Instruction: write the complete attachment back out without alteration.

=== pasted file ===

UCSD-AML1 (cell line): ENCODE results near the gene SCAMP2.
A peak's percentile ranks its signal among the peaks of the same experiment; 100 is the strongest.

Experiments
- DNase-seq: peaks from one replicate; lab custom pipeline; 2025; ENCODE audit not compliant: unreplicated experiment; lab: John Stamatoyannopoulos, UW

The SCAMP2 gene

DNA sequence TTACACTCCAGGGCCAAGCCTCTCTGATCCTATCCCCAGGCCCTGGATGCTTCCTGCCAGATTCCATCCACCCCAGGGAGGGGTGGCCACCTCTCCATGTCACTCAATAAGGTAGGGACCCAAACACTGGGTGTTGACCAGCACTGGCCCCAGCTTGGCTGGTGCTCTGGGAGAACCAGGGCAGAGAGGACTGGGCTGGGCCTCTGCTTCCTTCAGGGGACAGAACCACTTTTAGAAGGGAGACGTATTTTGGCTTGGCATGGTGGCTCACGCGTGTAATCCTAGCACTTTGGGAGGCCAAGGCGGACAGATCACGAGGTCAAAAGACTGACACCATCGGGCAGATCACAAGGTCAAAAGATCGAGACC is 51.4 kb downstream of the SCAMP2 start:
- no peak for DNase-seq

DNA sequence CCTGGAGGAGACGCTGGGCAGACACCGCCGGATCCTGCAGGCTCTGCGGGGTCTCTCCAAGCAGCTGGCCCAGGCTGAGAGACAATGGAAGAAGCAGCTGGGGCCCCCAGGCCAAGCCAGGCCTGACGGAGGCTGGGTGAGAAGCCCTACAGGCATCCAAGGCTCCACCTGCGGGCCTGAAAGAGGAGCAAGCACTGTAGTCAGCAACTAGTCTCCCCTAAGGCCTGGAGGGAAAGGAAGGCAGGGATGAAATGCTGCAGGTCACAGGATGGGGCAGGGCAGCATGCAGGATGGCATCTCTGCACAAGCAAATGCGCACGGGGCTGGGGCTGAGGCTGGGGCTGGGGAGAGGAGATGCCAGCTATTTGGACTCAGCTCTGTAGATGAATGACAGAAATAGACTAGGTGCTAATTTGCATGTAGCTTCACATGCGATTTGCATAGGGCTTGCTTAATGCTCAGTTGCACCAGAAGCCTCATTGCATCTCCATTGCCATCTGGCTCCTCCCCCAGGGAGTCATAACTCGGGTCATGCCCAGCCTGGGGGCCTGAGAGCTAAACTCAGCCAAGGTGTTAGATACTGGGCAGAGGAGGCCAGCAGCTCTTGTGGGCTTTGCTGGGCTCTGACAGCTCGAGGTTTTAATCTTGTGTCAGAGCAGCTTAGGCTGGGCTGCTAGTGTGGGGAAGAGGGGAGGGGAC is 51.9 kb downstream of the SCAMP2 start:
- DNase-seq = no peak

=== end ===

UCSD-AML1 (cell line): ENCODE results near the gene SCAMP2.
A peak's percentile ranks its signal among the peaks of the same experiment; 100 is the strongest.

Experiments
- DNase-seq: peaks from one replicate; lab custom pipeline; 2025; ENCODE audit not compliant: unreplicated experiment; lab: John Stamatoyannopoulos, UW

The SCAMP2 gene

DNA sequence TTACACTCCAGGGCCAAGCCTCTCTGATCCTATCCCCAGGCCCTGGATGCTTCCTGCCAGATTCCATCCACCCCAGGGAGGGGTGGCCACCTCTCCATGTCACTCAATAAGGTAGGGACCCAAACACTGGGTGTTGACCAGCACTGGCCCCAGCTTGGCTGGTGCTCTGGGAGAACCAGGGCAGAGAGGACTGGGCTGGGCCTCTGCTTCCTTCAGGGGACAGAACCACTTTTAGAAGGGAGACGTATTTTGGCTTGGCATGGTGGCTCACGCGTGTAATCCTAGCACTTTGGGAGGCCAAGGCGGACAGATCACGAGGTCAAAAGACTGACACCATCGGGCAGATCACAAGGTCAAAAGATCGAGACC is 51.4 kb downstream of the SCAMP2 start:
- no peak for DNase-seq

DNA sequence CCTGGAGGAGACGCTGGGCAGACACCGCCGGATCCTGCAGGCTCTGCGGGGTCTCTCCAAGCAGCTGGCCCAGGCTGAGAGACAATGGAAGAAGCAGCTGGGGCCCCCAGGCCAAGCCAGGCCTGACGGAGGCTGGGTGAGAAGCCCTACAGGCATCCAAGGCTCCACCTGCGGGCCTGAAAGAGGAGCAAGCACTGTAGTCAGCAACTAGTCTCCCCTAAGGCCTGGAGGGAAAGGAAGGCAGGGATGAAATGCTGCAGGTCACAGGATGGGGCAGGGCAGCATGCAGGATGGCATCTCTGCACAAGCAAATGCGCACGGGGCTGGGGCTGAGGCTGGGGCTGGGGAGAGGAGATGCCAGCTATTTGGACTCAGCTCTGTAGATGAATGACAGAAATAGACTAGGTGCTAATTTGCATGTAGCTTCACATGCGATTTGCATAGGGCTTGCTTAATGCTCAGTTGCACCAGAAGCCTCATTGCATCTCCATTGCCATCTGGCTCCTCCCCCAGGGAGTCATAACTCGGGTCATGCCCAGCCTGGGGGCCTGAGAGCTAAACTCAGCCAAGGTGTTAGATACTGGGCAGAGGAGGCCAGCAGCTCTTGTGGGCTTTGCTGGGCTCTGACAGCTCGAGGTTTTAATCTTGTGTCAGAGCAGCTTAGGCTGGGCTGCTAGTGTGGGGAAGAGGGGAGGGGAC is 51.9 kb downstream of the SCAMP2 start:
- DNase-seq = no peak